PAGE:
[3] The estimate of about one million was derived by totaling the projected number of people who would be dropped from coverage in 11 states, based on a combination of Medicaid policy changes that have been implemented, policy changes that have been approved and are scheduled to be implemented, and changes that have been proposed by governors in recent weeks.  These projections are based on a variety of sources, including published state estimates, interviews with state officials, and analyses by state-based policy organizations.  It is possible that some of the reductions that have been proposed may not be enacted by state legislatures and that some of the scheduled cuts may be delayed or rescinded.  It also is possible, however, that Medicaid cuts may become still deeper in some of these states, as the states struggle to close widening deficits for 2003 and 2004.  About half of this approximately one-million-person estimate represents cuts that have been adopted, while the other half represents cuts that governors have recently proposed.

[4] Leighton Ku, The Number Of Americans Without Health Insurance Rose In 2001 And Appears To Be Continuing To Rise In 2002, Center on Budget and Policy Priorities, Revised Oct. 7, 2002.

[5] Health Policy Tracking Service, 2003 Health Care Priorities Survey Report, National Conference of State Legislatures, December 2002.  Vernon Smith, et al., Medicaid Spending Growth: Results from a 2002 Survey, Kaiser Commission on Medicaid and the Uninsured, September 2002.

[6] National Conference of State Legislatures, State Budget Update: November 2002.

[7] Ronald Brownstein, “States Facing Budget Cuts,” Los Angeles Times, Nov. 26, 2002.

[8] While the eligibility restrictions in NJ Family Care are severe, declines in program enrollment will be gradual.  This is because parents who were already enrolled or who had applied by June 15, 2002 will be “grandfathered” into the program under the old eligibility rules.  Declines in enrollment will occur as currently enrolled individuals gradually leave the program and are not replaced by new, low-income parents.  Parents with incomes at or below the income limits for welfare in the state remain eligible for Medicaid.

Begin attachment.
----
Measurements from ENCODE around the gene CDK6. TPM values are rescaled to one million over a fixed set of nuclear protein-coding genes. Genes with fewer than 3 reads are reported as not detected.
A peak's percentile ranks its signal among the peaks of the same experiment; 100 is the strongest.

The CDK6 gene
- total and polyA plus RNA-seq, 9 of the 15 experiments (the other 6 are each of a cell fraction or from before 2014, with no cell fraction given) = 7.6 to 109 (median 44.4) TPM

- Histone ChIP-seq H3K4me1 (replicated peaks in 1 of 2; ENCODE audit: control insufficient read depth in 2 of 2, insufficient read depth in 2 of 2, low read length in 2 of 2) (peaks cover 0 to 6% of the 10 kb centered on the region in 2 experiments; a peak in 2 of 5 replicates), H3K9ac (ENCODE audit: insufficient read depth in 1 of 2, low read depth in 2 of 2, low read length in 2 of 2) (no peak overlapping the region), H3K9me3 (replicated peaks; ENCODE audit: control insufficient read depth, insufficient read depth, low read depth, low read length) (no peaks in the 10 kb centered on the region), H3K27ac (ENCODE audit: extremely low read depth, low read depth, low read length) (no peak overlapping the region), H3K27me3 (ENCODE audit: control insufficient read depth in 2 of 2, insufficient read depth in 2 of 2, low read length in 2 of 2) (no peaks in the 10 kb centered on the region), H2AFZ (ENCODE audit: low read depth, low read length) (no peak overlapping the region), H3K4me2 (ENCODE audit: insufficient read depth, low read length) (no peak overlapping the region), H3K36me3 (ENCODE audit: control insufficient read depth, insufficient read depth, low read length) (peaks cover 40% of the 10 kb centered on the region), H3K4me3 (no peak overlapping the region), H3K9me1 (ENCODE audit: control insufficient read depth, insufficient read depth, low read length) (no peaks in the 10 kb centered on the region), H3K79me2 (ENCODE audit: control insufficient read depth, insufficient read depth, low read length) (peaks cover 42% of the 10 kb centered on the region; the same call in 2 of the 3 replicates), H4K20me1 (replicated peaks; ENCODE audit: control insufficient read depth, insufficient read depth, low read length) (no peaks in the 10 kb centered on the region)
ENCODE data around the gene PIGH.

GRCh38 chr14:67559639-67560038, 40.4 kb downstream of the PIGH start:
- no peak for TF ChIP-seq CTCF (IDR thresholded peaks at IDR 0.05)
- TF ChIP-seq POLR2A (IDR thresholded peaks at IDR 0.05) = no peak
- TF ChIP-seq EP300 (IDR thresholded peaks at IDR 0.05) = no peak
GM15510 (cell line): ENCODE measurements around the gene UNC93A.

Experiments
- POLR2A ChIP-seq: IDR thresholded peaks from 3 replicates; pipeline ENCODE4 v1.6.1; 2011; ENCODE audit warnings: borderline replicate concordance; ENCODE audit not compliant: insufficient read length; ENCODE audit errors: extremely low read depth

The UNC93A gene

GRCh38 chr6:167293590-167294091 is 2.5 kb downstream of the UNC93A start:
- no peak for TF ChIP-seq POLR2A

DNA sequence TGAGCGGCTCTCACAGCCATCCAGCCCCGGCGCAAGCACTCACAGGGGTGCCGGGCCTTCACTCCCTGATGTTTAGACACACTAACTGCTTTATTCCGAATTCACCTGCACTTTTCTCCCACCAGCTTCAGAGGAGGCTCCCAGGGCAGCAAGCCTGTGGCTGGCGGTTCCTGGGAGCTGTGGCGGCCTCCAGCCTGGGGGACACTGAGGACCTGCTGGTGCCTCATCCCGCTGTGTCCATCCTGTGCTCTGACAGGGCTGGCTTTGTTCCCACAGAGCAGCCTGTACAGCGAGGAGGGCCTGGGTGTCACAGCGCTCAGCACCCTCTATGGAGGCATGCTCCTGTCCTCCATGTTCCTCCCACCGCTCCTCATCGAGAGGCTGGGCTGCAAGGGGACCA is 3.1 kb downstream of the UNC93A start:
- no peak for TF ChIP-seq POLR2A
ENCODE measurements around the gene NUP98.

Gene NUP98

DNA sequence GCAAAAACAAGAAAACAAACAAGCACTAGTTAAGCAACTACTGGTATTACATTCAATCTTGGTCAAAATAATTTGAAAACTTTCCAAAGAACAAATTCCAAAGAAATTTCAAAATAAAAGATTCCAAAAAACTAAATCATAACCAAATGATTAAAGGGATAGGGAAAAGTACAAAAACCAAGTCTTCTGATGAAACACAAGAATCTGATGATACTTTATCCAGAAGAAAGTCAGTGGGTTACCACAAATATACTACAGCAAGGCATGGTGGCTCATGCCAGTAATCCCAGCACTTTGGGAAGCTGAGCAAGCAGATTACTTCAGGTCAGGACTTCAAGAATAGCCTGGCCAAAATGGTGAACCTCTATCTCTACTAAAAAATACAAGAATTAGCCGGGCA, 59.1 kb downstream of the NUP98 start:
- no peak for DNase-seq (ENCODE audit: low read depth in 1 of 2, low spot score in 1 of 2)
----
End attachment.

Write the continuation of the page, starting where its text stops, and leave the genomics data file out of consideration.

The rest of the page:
[8a] A federal court recently ruled that these terminations were improper and required the state to re-enroll those terminated, on at least a temporary basis. However, as of January 2, 2003, a federal appeals court has issued an emergency stay of action and will hear a request from the state for a permanent stay which, if granted, would prevent the re-enrollment of those whose eligibility was terminated.

[9] The Tennessee Health Care Campaign, a non-profit organization that monitors TennCare, has estimated that more than 250,000 beneficiaries will be terminated, based on data released by the state agency. 

[10] The range exists because there are differing estimates for Tennessee and Missouri.  We consequently include a range for the estimates for these states.

[11] Vernon Smith, op cit.

[12] Leighton Ku, op cit.

[13] See, for example, Peter Orszag and Joseph Stiglitz, Budget Cuts vs. Tax Increases at the State Level: Is One More Counter-Productive than the Other During a Recession?, Center on Budget and Policy Priorities, Revised November 6, 2001.   This paper finds that while any spending cuts or tax increases are counterproductive during a recession, tax increases — especially those targeted to higher-income individuals, who tend to save (rather than spend) a larger share of their income than people of lesser means — tend to have a less adverse effect than spending cuts, especially cuts targeted on low-income people.

[14] Division of Research, Moore School of Business, University of South Carolina, Economic Impact of Medicaid on South Carolina, January 2002; Gerald A. Doeksen and Cheryl St. Clair, Economic Impact of the Medicaid Program on Alaska’s Economy, March 2002; and Kerry E. Kilpatrick, Joshua Olnick, Michael I. Luger and Jun Koo, The Economic Impact of Proposed Reductions in Medicaid Spending in North Carolina, April 11, 2002.  

[15] $6 billion would have been provided through an increase in the FMAP.  Some $3 billion in fiscal relief would have been provided through temporary state fiscal relief grants under Title XX of the Social Security Act.  Prior to being approved by voice vote, there was a procedural vote on a budget point of order that would have blocked consideration of the amendment.  The point of order was defeated by a vote of 75-24, thereby allowing the amendment to be approved.

[16] William G. Gale, “Now Is the Time for All Good Feds to Come to the Aid of States,” Los Angeles Times, December 20, 2002.